Corporate agitator Carl Icahn is stepping up his public campaign to twist Apple CEO Tim Cook to repurchase $150 billion in Apple stock in an effort to force the company to fork over more cash to shareholders.
In a detailed letter sent to Cook Wednesday, and posted to Icahn's newly launched The Shareholders Square Table website Thursday, Icahn said the buyback would be "unprecedented" in size and could appreciate Apple's current stock value of $525 a share by 33 percent to around $1,250.
Icahn, who is no stranger to public haranguing via the Internet, tweeted about his buyback plan back in early October. On Wednesday, he stepped up the tweets: "Just sent a letter to Tim Cook. Full letter will be disclosed on my website, the Shareholders' Square, which will be launched tomorrow."
"I don't think it's such a bad idea," said Nick Gold, director of business development at Chesapeake Systems, a Baltimore, Md.-based system builder that traditionally integrates around the Apple Mac platform. Gold said he thinks Icahn's prodding is a plus with the only repercussions being increased share price. "It's a free country, and Icahn is exercising his right to free speech."
In the letter, Icahn disclosed that he has raised his stake in Apple to 4.7 million shares, up 22 percent from just under 3.9 million. Icahn now has a $2.5 billion stake in Apple. Icahn said his impetus is to buy shares back and urge Apple to do the same in an effort to boost the stock price and allow shareholders to realize more cash from their investment.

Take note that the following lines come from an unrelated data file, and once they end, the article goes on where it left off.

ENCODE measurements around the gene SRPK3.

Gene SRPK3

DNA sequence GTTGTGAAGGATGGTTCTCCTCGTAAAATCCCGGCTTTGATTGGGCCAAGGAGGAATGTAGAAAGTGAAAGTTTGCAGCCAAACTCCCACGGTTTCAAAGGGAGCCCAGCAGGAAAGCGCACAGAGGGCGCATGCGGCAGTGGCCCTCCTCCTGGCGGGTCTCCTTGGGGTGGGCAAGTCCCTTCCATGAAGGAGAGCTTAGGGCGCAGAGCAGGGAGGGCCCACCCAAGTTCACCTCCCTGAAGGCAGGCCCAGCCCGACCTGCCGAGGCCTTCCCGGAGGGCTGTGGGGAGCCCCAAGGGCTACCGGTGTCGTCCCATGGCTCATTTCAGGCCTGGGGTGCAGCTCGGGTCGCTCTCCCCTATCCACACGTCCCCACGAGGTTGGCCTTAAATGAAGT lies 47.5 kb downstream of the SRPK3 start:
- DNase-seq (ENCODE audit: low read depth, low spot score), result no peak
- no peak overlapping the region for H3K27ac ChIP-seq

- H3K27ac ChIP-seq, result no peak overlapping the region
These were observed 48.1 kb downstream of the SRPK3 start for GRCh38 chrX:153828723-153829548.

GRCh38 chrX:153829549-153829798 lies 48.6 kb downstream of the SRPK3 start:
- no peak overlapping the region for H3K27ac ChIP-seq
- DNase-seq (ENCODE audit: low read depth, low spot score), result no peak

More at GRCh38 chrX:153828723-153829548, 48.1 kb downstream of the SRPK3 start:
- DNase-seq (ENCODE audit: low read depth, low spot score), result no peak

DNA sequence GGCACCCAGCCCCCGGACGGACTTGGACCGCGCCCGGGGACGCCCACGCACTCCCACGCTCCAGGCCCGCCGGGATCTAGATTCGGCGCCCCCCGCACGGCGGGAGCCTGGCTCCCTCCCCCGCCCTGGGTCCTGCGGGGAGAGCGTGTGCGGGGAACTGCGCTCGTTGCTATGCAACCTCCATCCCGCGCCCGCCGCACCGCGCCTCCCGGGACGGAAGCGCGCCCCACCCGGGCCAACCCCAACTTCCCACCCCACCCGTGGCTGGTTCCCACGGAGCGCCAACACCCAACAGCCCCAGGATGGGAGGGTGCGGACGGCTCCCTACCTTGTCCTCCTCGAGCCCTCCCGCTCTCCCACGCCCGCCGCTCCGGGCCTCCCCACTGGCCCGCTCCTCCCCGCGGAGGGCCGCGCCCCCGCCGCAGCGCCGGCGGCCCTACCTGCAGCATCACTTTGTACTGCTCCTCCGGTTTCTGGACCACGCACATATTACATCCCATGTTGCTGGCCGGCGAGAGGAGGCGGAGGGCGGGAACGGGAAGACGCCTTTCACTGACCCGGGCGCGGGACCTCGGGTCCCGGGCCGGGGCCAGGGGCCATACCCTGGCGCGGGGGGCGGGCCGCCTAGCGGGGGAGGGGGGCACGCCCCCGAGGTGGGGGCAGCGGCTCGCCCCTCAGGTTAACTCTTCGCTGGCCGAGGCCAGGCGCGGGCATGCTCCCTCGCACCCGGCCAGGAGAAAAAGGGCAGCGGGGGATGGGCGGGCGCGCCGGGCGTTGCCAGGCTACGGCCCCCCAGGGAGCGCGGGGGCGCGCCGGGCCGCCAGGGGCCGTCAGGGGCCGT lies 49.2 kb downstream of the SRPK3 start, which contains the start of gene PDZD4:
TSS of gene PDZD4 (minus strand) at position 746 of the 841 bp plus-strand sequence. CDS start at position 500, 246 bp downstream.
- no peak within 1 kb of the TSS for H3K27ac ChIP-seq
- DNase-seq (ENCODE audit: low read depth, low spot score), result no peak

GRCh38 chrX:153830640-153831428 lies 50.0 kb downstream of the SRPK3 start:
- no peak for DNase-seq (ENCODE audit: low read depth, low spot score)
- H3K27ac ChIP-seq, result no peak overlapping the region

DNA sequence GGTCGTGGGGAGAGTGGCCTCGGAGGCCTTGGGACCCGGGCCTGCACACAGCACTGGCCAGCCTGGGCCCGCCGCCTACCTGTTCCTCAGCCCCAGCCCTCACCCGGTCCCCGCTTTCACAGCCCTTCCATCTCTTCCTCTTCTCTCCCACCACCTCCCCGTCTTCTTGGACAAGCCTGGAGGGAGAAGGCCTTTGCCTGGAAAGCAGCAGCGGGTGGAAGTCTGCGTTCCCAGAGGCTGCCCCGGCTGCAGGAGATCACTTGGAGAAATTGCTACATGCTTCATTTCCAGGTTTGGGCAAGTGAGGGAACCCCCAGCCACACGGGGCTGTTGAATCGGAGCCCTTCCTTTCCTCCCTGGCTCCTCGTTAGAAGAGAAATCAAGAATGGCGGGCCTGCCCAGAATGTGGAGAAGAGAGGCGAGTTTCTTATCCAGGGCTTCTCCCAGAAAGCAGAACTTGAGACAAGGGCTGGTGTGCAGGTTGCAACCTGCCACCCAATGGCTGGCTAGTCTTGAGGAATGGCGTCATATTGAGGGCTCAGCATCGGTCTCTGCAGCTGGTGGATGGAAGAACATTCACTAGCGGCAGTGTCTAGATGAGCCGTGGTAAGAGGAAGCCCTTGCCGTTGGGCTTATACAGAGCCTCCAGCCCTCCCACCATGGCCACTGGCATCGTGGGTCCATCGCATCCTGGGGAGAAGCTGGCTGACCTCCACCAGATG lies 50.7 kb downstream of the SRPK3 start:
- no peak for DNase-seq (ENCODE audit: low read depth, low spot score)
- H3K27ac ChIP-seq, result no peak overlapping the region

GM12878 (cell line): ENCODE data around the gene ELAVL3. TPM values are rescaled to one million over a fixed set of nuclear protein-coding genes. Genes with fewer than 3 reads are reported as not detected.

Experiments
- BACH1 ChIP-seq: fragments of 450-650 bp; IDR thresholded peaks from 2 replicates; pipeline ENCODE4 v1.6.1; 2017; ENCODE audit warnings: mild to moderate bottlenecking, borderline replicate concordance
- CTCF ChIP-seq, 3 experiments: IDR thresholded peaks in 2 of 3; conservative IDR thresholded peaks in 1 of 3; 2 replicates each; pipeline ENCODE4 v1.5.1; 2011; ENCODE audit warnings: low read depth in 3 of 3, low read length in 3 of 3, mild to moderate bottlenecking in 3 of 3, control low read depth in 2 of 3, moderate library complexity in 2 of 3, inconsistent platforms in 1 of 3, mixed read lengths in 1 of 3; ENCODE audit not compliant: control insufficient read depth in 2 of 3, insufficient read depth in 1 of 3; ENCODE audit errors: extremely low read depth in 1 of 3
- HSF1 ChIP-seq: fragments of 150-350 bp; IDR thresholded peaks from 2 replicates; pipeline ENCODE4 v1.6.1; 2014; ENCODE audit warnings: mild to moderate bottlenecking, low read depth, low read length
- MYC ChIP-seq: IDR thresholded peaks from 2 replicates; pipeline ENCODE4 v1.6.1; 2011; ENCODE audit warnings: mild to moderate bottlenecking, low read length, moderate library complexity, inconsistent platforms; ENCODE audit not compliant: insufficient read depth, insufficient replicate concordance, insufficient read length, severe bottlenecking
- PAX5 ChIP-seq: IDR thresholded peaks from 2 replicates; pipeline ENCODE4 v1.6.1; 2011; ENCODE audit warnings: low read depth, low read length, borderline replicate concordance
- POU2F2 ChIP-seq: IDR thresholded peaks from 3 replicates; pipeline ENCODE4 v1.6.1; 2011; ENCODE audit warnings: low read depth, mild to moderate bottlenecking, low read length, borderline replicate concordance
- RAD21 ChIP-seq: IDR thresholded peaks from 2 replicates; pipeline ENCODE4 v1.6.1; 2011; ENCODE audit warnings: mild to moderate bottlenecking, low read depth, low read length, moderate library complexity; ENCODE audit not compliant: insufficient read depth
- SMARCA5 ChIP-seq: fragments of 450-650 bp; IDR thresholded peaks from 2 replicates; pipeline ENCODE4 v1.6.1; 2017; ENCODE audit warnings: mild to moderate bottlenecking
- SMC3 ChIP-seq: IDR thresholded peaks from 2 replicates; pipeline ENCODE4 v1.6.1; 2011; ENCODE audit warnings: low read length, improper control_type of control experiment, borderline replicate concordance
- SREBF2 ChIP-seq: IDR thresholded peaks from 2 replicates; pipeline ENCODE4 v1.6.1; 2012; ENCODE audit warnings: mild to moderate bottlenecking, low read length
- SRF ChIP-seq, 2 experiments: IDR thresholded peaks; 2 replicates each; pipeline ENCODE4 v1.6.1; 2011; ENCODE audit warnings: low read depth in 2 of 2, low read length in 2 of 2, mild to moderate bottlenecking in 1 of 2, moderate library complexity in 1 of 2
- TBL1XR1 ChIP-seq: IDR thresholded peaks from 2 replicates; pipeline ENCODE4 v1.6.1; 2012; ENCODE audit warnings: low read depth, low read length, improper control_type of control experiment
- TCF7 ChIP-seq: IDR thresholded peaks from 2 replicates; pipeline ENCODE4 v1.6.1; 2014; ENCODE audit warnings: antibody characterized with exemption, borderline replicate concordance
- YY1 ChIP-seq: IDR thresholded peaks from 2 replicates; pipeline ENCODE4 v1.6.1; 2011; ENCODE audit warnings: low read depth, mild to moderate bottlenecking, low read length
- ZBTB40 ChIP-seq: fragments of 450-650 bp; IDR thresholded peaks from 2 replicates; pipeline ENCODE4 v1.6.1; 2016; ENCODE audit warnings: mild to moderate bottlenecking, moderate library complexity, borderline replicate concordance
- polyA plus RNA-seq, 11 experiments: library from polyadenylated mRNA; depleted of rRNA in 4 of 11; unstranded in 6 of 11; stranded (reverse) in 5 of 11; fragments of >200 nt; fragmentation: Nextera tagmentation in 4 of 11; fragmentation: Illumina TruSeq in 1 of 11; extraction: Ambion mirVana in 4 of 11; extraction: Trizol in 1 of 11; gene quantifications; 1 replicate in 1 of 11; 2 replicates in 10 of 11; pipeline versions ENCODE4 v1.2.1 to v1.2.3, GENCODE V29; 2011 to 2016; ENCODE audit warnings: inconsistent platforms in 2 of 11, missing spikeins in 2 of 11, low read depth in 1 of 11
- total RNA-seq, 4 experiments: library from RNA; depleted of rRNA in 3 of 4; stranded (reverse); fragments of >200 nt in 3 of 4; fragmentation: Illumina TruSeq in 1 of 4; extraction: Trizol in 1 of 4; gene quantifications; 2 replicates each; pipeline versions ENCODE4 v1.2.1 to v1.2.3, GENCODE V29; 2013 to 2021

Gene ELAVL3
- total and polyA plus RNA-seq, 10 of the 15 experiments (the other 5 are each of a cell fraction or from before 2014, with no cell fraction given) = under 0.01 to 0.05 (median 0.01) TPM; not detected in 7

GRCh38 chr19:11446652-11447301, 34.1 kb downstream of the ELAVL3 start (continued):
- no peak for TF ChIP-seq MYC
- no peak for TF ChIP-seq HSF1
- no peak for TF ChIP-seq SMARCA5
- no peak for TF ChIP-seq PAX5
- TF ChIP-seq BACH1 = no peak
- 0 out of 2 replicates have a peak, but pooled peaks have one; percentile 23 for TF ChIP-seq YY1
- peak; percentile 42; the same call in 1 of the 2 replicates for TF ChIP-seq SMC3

In a jab at the Apple board, Icahn said it had a responsibility to increase shareholder value.
"Apple’s Board of Directors does not currently include an individual with a track record as an investment professional. In my opinion, any further delay in executing the buyback we hereby propose will reflect this lack of expertise on the board. My firm’s success and my expertise as an investor would be difficult for anyone to argue."
Apple partners see Icahn's actions as a sideshow that has little impact on their business. "He's doing it for his own benefit and profit. He's manipulating the stock indirectly," said Jerry Zigmont, owner of MacWorks, an Apple consultant based in Madison, Conn.
Zigmont said Icahn's Apple pronouncements were purely "self-serving" and just a well-choreographed stunt. "He has met with Cook privately in the past and can meet with him again. I don't understand the letter. Is it to pressure other investors to put pressure on Tim Cook? I don't know."
Icahn, to dispel impressions he is after short-term gains, said he would withhold his shares from the proposed $150 billion tender offer.
Apple share climbed 6.95 points on Thursday to $531.91 a share.
PUBLISHED OCT. 24, 2013